Table 2—

Minimal inhibitory concentrations of cefovecin and cefadroxil for bacterial isolates cultured from pretreatment samples obtained from dogs with bacterial infections.

Bacterial pathogen*No.CefovecinCefadroxil
  Range (μ/mL)MIC50 (μ/mL)MIC90 μ/mL)Range (μ/mL)MIC50 (μ/mL)MIC90 μ/mL)
Staphylococcus intermedius117≤ 0.06 to ≥ 320.120.250.5 to > 3212
Streptococcus canis (group G,β-hemolytic)37≤ 0.06≤0.06≤0.06≤ 0.25 to 8≤0.25≤0.25
Escherichia coli300.5 to 20.518 to 16816
Coagulase-negative Staphylococcus spp38≤ 0.06 to 80.1210.5 to 414
Proteus mirabilis150.12 to 0.250.250.258 to 321632

Neither cefovecin nor cefadroxil had any in vitro activity against Enterococcusspp (n = 15 isolates) or Pseudomonas spp (12).

Same value for all isolates. MIC50 = Minimum inhibitory concentration for 50% of the isolates.

In both the cefovecin-treated dogs (n = 157) and cefadroxil-treated dogs (163), gastrointestinal-related events were the most commonly observed abnormal clinical signs, including vomiting (6 cefovecin-treated dogs, 12 cefadroxil-treated dogs), diarrhea (6 cefovecin-treated dogs, 7 cefadroxil-treated dogs), blood in feces (1 cefovecin-treated dog, 2 cefadroxil-treated dogs), increased borborygmi (1 cefovecin-treated dog), and flatulence (1 cefovecin-treated dog). Other abnormal clinical signs included anorexia (5 cefovecin-treated dogs, 8 cefadroxil-treated dogs) and lethargy (2 cefovecin-treated dogs, 7 cefadroxil-treated dogs). There were no abnormal injection-site observations for dogs treated with cefovecin; 2 cefadroxil-treated dogs administered cefovecin-placebo (sterile water) had mild injectionsite reactions.

There were 4 deaths (2 cefovecin-treated dogs and 2 cefadroxil-treated dogs) during the course of the study, none of which were considered to be treatment related. One dog in the cefovecin-treated group died 5 weeks after treatment from signs attributed to distemper virus. The second cefovecin-treated dog died 1 day after receiving a second course of treatment with signs attributed to an unspecified preexisting disease (the dog was in poor body condition with approx 9% body weight loss over the 18 weeks prior to study enrollment). One cefadroxil-treated dog had clinical pathology results before enrollment indicative of chronic renal disease. This dog was removed from study after 3 days but died 14 days later; histologic examination of renal tissue obtained at necropsy confirmed the initial diagnosis. The second cefadroxil-treated dog died after being struck by an automobile 14 days after enrollment.

No clinically important treatment-related clinical pathology abnormalities were identified between the treatment groups. Categoric assessments of urinalyses before and after treatment were similar between groups. Arithmetic means of hematologic and serum biochemical values before and after treatment were within reference ranges except for serum ALP activity. Mean value for pretreatment ALP activity for cefovecin (130 U/L) and cefadroxil (141 U/L) groups was greater than the upper limit of the reference range (21 to 125 U/L) used by the laboratory. Twenty cefovecin-treated and 16 cefadroxil-treated dogs had high ALP activities before and after treatment. Four cefovecin-treated dogs had serum ALP activities within reference range before the study and increased activities after the study (range, 136 to 144 U/L), and 5 cefadroxil-treated dogs had the same findings with posttreatment activities ranging from 228 to 515 U/L. After treatment, the mean value of the cefadroxil group was within the reference range, whereas that of the cefovecin group remained greater than the reference range in the absence of any clinical signs.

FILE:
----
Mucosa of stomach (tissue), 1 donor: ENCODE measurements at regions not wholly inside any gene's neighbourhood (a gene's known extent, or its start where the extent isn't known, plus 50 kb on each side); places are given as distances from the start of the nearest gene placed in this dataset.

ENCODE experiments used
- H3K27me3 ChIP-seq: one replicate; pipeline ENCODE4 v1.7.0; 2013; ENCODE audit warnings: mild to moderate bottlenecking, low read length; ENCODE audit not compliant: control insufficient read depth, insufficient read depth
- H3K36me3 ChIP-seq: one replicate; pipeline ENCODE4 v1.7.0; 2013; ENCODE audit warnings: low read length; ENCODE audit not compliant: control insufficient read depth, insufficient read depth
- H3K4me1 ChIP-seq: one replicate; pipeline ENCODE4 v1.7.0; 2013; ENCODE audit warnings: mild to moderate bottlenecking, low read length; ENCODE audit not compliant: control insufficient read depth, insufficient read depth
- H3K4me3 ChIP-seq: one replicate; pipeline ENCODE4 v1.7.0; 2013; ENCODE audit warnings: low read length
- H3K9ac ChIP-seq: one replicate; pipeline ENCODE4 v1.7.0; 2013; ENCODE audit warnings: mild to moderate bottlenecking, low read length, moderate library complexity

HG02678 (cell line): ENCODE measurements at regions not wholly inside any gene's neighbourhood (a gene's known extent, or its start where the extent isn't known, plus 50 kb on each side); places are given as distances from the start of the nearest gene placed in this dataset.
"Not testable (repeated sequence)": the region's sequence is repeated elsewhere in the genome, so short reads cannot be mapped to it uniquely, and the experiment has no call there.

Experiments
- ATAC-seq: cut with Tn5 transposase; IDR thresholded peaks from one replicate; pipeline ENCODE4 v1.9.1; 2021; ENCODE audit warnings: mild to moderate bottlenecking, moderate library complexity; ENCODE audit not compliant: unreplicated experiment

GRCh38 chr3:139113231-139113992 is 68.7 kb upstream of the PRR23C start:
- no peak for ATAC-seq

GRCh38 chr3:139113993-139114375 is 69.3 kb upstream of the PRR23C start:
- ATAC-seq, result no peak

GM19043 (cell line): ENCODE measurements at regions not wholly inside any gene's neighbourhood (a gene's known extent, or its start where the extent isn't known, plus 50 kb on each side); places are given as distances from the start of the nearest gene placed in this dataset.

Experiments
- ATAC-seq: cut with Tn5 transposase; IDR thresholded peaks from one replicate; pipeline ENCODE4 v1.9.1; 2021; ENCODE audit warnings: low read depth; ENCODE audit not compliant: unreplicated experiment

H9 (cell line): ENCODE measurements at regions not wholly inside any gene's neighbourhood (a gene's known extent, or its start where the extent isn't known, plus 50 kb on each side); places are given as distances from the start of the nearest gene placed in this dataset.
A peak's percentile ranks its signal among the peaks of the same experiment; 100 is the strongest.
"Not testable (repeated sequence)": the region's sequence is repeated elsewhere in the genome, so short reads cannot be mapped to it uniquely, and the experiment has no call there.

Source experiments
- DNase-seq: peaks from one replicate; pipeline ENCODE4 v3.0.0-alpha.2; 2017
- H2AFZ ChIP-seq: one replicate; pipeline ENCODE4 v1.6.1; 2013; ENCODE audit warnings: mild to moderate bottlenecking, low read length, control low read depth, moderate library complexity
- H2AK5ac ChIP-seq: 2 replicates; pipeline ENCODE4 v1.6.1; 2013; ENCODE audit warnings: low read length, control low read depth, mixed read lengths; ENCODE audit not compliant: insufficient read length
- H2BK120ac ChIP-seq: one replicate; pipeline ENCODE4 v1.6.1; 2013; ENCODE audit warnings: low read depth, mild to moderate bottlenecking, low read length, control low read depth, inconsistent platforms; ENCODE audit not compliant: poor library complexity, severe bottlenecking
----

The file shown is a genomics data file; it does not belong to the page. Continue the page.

Discussion

Both cefovecin and cefadroxil were well tolerated by the treated dogs. There were no significant differences between treatment groups in the number of adverse events. In both treatment groups, the mean values for serum biochemical variables remained within reference range, with the exception of pretreatment ALP activities, which were greater than the upper limit of the reference range (> 125 U/L) for both treatment groups. Although there are many possible causes for high serum ALP activity and individual dogs should be fully assessed for underlying causes, the population of dogs studied may have been predisposed to treatment with corticosteroids. Although no clinical significance was determined, a few dogs in both groups had ALP values that were higher after treatment.

The bacteria isolated from pretreatment samples taken from dogs enrolled in this study were those typically associated with canine skin infections.1 As was expected, S intermedius was the most common isolate followed by S canis (group G, β-hemolytic) and E coli. The cefovecin MIC90 values reported here were similar to reported values; the MIC90 values were markedly lower than those of cefadroxil, which were similar to values reported for cephalexin.10 Thirty-eight coagulase-negative Staphylococci isolates were obtained during the study, against which cefovecin had good activity; 3 of those isolates were identified as S schleiferi with MICs ranging from 0.12 to 0.25 μg/mL. Normand et al19 reported that the prevalence of cephalosporin resistance for E coli and Staphylococcus spp within a small animal referral hospital did not increase despite wide use of antimicrobials of several classes. Ganiere20 only recently confirmed this observation specifically for S intermedius.